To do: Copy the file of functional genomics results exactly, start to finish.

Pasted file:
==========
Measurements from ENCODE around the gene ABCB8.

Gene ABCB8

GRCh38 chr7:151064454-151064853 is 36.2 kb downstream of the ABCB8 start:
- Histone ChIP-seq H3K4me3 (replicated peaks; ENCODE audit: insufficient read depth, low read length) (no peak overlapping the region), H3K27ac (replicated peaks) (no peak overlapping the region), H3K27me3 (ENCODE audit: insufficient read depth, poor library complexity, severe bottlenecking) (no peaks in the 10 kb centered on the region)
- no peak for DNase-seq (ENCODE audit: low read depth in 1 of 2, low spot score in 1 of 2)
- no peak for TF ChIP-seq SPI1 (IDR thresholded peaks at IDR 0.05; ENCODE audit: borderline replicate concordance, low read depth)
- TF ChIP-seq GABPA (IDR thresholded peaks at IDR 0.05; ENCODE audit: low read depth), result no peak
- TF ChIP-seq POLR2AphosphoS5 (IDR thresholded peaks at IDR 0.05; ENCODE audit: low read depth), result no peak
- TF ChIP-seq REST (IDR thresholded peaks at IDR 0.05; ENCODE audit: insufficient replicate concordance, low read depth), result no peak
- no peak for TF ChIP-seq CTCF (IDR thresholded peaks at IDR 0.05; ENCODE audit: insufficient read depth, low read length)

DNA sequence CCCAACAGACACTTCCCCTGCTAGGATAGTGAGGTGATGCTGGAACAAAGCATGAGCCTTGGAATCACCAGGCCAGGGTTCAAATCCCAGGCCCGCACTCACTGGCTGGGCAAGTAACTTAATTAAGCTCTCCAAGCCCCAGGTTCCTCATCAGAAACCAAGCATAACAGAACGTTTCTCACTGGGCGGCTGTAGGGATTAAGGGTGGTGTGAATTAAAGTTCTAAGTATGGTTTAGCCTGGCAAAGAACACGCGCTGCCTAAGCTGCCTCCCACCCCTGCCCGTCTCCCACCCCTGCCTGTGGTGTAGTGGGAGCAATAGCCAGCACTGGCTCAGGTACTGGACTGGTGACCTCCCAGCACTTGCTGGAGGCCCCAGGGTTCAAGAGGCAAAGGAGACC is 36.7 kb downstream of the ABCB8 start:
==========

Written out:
Measurements from ENCODE around the gene ABCB8.

Gene ABCB8

GRCh38 chr7:151064454-151064853 is 36.2 kb downstream of the ABCB8 start:
- Histone ChIP-seq H3K4me3 (replicated peaks; ENCODE audit: insufficient read depth, low read length) (no peak overlapping the region), H3K27ac (replicated peaks) (no peak overlapping the region), H3K27me3 (ENCODE audit: insufficient read depth, poor library complexity, severe bottlenecking) (no peaks in the 10 kb centered on the region)
- no peak for DNase-seq (ENCODE audit: low read depth in 1 of 2, low spot score in 1 of 2)
- no peak for TF ChIP-seq SPI1 (IDR thresholded peaks at IDR 0.05; ENCODE audit: borderline replicate concordance, low read depth)
- TF ChIP-seq GABPA (IDR thresholded peaks at IDR 0.05; ENCODE audit: low read depth), result no peak
- TF ChIP-seq POLR2AphosphoS5 (IDR thresholded peaks at IDR 0.05; ENCODE audit: low read depth), result no peak
- TF ChIP-seq REST (IDR thresholded peaks at IDR 0.05; ENCODE audit: insufficient replicate concordance, low read depth), result no peak
- no peak for TF ChIP-seq CTCF (IDR thresholded peaks at IDR 0.05; ENCODE audit: insufficient read depth, low read length)

DNA sequence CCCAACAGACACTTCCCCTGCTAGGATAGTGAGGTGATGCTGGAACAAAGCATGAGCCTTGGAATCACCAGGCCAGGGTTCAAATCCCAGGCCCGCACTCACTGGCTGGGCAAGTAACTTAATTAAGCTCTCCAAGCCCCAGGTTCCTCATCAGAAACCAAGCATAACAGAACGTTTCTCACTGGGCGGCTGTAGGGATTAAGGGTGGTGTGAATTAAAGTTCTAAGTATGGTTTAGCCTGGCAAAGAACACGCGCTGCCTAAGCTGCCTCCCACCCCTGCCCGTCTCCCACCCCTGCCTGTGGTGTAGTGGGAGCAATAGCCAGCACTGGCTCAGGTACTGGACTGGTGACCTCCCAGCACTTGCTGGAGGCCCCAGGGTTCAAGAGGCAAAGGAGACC is 36.7 kb downstream of the ABCB8 start: